Kenya is expected to make a decision that will either see lawyer Paul Gicheru released from the International Criminal Court (ICC) detention or not.
The Kenyan government has until January 20th to decide whether it will fully implement the conditions set by the court before Gicheru’s release.
In a ruling dated December 31st, 2020, ICC Judge Reine Adelaide Sophie Alapine-Gensou noted that Kenya must express its commitment to facilitate Gicheru’s travel to The Hague to attend court sessions whenever required.
“For these reasons, the chamber hereby invites the Republic of Kenya to provide the observations specified in paragraph 16 of the present order by no later than January 20th, 2021,” Judge Alapine-Gensou ordered.
The conditions include barring Gicheru from traveling abroad without the explicit agreement of the Chamber, visiting certain places or associate with certain persons as specified by the Pre-Trial Chamber, and contacting victims or witnesses directly or indirectly.
Others include barring him from engaging in certain professional activities, ensuring he resides at a particular address as specified by the Chamber, and honoring summons by an authority or a qualified person designated by the Chamber.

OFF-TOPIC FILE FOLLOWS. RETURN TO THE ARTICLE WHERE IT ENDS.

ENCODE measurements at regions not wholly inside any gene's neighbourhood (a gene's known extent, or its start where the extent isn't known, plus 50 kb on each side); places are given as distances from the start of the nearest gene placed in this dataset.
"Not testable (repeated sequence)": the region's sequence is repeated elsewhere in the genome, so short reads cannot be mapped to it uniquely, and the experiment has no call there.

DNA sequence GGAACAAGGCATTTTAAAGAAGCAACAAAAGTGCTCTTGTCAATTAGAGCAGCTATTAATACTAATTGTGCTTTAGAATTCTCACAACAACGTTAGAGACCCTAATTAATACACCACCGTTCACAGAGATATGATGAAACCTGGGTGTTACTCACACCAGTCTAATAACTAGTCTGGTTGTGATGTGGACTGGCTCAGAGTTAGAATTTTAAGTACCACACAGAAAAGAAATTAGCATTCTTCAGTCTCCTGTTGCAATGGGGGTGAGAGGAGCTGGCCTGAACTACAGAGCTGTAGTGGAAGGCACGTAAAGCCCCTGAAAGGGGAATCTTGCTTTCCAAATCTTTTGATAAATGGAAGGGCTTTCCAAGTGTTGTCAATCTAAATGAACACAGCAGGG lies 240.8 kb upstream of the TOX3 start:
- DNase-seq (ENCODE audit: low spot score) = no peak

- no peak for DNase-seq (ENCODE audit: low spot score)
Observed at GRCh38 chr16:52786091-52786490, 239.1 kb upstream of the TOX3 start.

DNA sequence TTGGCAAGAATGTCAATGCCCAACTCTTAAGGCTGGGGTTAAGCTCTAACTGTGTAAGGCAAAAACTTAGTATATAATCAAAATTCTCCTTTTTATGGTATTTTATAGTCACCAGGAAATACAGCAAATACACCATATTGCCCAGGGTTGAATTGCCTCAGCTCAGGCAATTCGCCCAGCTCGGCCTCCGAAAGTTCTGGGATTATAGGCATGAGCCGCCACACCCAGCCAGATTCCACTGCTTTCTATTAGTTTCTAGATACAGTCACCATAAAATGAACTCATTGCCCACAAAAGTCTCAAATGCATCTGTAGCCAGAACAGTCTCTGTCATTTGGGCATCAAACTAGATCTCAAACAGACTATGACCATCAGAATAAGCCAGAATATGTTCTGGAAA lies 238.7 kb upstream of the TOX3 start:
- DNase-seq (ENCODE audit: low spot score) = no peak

If Kenya fails to commit to implementing these conditions, Gicheru may spend the entire period of his trial in ICC custody.
Gicheru surrendered himself to the Dutch authorities on November 2nd and was later transferred to the ICC detention center. This came five years after the court issued a warrant of arrest against him.
He is suspected of offenses against the administration of justice consisting of corruptly influencing witnesses.
Gicheru is believed to have bribed or attempted to bribe six key prosecution witnesses by offering them bribes and other inducements so that they could recant their evidence and withdraw as witnesses.
The withdrawal of the witnesses led to the collapse of the criminal case against Deputy President William Ruto and radio journalist Joshua Arap Sang, who were being tried over the 2007/2008 post-election skirmishes that led to the death of at least 1,300.